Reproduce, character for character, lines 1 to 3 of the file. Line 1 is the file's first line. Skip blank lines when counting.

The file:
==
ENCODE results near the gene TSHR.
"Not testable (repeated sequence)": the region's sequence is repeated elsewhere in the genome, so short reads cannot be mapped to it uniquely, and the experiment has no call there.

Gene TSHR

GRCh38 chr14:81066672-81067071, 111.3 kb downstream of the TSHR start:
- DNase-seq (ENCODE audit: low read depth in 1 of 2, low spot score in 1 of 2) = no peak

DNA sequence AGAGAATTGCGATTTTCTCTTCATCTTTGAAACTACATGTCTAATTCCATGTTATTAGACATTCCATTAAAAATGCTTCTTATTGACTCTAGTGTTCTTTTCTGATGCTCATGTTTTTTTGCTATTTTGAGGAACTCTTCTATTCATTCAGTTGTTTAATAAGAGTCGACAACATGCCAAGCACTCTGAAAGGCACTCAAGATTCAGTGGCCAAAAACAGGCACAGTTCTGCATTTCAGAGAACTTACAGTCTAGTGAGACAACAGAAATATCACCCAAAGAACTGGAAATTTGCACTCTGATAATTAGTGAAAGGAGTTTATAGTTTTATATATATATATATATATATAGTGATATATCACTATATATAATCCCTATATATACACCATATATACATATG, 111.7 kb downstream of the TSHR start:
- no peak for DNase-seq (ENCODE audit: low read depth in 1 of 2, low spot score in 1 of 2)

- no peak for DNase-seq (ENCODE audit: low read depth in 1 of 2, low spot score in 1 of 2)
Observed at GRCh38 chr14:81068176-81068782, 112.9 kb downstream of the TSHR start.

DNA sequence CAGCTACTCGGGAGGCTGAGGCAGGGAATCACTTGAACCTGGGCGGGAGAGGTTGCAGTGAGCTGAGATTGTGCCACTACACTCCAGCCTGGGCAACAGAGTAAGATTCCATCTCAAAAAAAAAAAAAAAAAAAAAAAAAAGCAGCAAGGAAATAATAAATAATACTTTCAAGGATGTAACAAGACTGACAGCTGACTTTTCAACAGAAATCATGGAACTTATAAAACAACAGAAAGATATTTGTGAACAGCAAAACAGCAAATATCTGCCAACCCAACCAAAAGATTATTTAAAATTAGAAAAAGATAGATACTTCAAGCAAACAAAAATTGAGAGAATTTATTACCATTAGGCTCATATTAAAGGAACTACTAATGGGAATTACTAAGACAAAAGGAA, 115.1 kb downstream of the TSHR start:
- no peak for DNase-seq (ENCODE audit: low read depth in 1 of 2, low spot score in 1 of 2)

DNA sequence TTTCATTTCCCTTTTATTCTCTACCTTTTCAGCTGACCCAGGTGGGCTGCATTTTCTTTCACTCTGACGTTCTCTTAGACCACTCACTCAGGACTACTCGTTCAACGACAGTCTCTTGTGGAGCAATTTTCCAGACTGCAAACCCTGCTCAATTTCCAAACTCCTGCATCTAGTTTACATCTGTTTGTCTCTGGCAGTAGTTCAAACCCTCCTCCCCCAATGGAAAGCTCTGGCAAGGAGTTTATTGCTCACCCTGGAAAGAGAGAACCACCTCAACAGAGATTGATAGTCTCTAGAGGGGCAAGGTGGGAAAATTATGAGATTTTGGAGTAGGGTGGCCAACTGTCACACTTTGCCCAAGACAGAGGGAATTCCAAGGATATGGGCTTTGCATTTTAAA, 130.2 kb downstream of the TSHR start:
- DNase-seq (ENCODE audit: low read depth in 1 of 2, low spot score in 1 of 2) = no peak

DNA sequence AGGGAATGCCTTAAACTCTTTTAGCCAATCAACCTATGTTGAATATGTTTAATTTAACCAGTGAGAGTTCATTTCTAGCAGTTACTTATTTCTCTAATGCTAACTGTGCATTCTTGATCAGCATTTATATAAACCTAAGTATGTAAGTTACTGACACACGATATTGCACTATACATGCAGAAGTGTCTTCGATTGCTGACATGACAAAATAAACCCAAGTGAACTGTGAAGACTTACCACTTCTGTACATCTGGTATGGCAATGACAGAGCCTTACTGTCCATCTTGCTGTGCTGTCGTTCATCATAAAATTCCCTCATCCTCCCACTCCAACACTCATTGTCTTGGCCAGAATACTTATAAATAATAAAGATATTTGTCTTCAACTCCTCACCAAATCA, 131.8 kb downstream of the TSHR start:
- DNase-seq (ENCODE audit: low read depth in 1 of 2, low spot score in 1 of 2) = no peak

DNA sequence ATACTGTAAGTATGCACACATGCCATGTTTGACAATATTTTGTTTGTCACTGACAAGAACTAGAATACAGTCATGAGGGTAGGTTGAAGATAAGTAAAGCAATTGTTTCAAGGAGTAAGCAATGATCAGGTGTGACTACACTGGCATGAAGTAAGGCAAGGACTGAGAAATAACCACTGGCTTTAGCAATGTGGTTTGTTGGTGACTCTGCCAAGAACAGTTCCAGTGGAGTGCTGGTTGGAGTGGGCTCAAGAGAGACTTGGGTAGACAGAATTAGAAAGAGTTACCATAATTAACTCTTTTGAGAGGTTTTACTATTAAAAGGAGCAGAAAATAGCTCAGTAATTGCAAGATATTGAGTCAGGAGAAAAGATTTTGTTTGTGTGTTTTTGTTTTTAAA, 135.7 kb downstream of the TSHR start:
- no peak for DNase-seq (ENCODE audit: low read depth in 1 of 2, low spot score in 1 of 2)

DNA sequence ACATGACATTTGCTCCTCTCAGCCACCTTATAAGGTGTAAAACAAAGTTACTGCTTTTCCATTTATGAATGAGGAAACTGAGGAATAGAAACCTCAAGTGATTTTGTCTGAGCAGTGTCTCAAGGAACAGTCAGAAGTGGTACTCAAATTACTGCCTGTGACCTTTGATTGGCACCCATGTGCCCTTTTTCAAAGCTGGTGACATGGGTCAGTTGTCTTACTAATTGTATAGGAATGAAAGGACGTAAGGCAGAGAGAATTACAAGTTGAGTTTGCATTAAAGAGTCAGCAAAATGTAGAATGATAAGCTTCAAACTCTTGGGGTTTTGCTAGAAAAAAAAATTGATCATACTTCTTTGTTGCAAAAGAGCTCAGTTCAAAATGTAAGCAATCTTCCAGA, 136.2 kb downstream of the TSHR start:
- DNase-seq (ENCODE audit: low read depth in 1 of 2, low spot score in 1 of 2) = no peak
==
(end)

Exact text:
ENCODE results near the gene TSHR.
"Not testable (repeated sequence)": the region's sequence is repeated elsewhere in the genome, so short reads cannot be mapped to it uniquely, and the experiment has no call there.

Gene TSHR